What Do You Get for Your $1,818,600,000,000?
This lesson printed from:
Posted June 2, 2004
Author: Hugh Stoddard
Posted: June 2, 2004
Updated: January 4, 2007
Using MS Excel and data from the Bureau of Economic Analysis web site on federal government spending, students will compare the amounts spent on various sectors and programs over a range of years.
- Use data to illustrate federal income and expenditure patterns.
- Compare federal spending on two or more objectives over time.
The students need to have a basic knowledge of national income accounting. This is found in most textbooks or on this presentation. They also need to be computer literate (but not experts).
What does the U. S. Federal government do with the money it collects and what is the source of that revenue? Many people have opinions on what the government should spend its money on, and this activity provides some of the data used by economists to formulate an informed opinion. Gathering actual U.S. Government figures and organizing that information simulates how economists collect and interpret data.
What makes some opinions more authoritative than others? Expert opinions are those that are supported by facts and evidence and therefore carry more weight than opinions formed without a factual basis. Economists don't always agree with each other, but they always use factual data to support their opinions. This activity will simulate a data driven opinion formation process.
View the national income and product accounts tables . Look specifically at government receipts and expenditures. You can select time periods (quarterly or annually) and ranges for years to view. Download this table using the directions at the bottom of the page, and then open it as a spreadsheet file (For example, using Miscrosoft Excel).
(NOTE: Some experimentation with the procedure for downloading is probably necessary. If problems arise, the activity can be done using a single NIPA Table downloaded by the teacher and presented to the students for interpretation and graph generation. Here is an example showing tax receipts from personal taxes and corporate taxes is shown .)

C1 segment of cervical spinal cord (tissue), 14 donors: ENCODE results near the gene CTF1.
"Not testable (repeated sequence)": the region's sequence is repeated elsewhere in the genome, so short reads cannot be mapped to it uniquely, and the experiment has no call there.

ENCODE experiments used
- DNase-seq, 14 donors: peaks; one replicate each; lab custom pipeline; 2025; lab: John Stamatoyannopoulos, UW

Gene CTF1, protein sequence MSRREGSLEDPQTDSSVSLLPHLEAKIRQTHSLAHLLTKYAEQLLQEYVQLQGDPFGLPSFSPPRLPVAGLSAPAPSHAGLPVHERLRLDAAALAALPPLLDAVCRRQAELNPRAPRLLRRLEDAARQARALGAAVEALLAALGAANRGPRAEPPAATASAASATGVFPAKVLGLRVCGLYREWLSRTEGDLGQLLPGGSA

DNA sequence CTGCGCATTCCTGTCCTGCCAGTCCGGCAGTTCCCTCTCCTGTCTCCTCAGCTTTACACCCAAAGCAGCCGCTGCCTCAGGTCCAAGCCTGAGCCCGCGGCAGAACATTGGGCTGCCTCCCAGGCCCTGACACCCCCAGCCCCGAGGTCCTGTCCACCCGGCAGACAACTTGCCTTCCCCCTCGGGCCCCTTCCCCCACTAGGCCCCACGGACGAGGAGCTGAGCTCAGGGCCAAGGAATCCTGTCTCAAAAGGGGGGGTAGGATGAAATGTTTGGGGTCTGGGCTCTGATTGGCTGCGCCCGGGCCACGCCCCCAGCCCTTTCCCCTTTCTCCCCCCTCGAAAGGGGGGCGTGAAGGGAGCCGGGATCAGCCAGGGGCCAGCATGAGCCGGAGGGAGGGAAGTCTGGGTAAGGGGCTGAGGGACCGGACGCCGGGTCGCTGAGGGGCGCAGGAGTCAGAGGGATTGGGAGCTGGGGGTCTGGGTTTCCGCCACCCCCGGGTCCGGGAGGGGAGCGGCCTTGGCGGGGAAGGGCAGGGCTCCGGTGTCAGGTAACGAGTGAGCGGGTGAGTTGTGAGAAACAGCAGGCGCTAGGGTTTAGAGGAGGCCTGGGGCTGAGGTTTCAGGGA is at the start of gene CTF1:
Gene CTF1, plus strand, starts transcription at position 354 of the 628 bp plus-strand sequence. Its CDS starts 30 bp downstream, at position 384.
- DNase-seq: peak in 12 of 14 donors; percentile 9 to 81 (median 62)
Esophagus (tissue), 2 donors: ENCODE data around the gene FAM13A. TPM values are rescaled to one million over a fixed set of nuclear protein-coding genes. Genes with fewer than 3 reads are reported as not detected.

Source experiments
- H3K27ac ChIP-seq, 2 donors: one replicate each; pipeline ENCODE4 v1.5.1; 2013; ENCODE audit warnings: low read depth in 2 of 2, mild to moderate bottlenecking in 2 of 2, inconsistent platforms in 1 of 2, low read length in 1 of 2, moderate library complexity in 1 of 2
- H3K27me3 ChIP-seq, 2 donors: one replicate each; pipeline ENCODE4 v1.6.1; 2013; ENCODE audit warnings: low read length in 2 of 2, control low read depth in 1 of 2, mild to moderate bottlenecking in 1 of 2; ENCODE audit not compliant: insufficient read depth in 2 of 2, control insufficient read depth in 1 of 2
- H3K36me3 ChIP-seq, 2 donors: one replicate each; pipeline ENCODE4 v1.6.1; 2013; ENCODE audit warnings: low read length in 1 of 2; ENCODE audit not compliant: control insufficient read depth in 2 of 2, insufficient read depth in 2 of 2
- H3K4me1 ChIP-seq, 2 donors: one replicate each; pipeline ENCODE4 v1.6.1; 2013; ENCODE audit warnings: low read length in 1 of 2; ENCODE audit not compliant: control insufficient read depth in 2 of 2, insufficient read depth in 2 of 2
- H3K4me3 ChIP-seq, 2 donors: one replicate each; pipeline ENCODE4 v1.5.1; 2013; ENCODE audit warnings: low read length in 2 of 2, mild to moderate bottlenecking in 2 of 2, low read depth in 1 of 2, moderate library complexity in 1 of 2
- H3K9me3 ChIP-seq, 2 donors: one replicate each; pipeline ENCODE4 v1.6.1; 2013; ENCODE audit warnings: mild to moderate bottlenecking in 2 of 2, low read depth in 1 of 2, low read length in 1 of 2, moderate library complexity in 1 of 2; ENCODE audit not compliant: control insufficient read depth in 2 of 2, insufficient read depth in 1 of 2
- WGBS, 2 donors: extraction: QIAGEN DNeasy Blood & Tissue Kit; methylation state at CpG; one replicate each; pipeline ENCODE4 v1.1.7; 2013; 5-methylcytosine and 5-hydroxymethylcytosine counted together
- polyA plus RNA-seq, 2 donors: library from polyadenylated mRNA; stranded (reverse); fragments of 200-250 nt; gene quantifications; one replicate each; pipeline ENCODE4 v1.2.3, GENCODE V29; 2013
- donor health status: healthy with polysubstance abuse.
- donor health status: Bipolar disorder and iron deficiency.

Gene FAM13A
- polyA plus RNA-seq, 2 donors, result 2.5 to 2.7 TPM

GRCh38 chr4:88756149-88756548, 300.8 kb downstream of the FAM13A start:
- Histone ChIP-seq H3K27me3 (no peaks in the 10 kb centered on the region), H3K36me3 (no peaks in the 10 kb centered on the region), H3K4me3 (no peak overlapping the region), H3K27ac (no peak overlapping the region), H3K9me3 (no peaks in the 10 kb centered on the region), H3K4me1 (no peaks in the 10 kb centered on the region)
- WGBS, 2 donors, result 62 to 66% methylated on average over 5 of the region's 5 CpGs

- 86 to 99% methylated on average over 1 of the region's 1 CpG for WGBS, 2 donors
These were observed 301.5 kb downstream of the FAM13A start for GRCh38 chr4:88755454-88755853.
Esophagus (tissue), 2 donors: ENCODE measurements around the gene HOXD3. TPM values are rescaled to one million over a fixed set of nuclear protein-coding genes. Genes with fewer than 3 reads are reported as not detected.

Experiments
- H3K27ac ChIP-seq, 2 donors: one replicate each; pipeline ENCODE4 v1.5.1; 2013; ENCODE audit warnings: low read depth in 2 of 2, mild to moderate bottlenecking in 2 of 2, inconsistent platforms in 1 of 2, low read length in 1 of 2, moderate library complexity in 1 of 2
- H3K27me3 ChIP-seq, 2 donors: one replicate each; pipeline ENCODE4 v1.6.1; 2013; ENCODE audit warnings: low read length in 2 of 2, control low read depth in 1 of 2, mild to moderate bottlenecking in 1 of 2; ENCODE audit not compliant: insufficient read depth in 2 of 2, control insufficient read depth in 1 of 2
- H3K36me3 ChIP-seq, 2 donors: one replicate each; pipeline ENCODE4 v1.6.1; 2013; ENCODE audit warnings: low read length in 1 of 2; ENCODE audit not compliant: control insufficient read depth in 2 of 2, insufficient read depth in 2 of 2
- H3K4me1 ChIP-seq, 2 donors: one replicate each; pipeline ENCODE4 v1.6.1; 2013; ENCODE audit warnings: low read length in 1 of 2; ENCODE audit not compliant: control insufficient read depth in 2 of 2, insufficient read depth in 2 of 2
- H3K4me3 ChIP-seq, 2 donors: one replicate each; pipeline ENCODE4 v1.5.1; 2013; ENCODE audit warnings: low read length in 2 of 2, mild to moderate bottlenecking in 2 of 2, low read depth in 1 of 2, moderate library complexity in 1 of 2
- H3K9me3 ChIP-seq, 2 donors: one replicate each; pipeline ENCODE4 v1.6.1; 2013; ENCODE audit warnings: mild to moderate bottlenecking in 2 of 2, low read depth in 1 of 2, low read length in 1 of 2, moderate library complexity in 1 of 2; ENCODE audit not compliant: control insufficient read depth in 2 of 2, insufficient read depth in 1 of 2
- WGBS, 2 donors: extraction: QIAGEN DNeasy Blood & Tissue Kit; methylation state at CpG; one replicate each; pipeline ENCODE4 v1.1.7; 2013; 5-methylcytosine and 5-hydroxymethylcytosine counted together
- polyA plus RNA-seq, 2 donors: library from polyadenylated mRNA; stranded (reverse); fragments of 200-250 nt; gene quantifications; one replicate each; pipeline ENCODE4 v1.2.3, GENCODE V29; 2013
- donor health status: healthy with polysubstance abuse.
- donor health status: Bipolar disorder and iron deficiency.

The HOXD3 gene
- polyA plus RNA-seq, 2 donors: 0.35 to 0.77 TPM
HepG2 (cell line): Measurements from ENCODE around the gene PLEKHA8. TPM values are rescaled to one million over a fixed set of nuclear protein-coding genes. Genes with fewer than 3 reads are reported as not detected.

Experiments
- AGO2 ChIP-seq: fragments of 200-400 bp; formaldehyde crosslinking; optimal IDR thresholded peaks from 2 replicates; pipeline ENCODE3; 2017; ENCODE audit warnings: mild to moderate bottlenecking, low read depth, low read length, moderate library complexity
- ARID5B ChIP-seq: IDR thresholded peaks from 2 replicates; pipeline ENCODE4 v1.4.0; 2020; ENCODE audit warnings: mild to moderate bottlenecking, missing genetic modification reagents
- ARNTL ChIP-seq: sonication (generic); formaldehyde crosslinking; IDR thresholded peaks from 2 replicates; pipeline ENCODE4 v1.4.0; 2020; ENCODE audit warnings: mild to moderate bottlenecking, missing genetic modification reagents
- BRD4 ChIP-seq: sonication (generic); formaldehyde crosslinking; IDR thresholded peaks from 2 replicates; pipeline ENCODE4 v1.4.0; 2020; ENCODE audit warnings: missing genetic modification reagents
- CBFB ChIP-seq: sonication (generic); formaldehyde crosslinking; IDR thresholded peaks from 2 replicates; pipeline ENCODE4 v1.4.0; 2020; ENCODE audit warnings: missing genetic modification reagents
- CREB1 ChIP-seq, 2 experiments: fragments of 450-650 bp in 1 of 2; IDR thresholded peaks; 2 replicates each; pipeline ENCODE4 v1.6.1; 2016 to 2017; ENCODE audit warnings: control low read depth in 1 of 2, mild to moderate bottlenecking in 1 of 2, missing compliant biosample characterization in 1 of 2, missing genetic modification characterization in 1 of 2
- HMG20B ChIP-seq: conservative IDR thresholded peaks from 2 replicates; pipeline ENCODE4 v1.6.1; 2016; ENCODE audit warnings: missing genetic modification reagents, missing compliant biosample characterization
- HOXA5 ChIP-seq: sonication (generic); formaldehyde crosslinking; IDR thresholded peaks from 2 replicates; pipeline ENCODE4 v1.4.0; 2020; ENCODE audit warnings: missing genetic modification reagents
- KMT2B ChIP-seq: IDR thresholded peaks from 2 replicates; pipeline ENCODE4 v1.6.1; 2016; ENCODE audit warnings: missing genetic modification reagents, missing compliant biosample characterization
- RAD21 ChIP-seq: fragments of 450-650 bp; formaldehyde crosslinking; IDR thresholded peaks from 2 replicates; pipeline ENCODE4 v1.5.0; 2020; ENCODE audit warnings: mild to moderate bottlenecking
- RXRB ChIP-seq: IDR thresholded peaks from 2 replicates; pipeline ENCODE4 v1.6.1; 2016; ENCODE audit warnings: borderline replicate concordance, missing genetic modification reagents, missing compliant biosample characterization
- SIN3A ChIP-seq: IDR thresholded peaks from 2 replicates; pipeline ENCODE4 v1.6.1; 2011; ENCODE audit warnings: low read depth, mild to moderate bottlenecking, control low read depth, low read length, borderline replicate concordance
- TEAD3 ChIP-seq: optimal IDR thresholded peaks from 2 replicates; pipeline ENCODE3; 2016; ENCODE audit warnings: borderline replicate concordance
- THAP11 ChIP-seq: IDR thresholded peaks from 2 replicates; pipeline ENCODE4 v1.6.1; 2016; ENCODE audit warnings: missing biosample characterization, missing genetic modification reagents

- To open the tables in Microsoft Excel
- Open Excel and go to File -> Open
- If you do not see the table in the folder you placed it in, change Files of Type to All Files (*,*), and your tables should appear.
- A window should appear asking how you want the information organized.
- In the first box change Fixed Width to Delimited and press next.
- In the Delimiters box check commas and press next.
- Press finished.
- Use the Excel 'Chart Wizard' to create and format a chart that makes a visual representation of your data. For example, a pie chart could illustrate the percent of government expenditure on various objectives or percent of tax receipts from different sources. A line graph could illustrate changes in government spending over time.
- Explain the decisions you've made in selecting data and how you or someone else could use your chart to support an opinion about federal government policies and functions.
Call-in programs on talk radio and newspaper opinion pages are filled with people expressing their opinions. Economists use actual data such as the NIPA Tables to form their own opinions. In most cases they need to reorganize data in order to present their evidence to others in a clear and concise format. This activity simulates how an economist develops and presents an expert opinion.
This activity is a precursor to considering the question, "How should the federal government spend its money?" Students' answers can be presented in any one of several formats. In each case, answers should be evaluated based on understanding of the data used, selection of relevant data that could be used to support an opinion, and clarity in presenting the data to others.
To assess their learning, have students print the chart they created and offer an explanation of what the chart illustrates. This can be done either in written form or orally.
Student explanations should be ecaluated on the following criteria:
1) Chart is neat and legible.
2) A reason(s) is given for why data was included on the chart.
3) A reason(s) is given for the years selected for inclusion on the chart.
4) Students express how the data chosen could be used to support an opinion.
A article for follow-up lessons is: A Look at How BEA Presents the NIPA's
, which gives information about how the NIPA Tables are created.
This activity can be expanded indefinitely to examine various aspects of the national economy using both an economic and an historical perspective.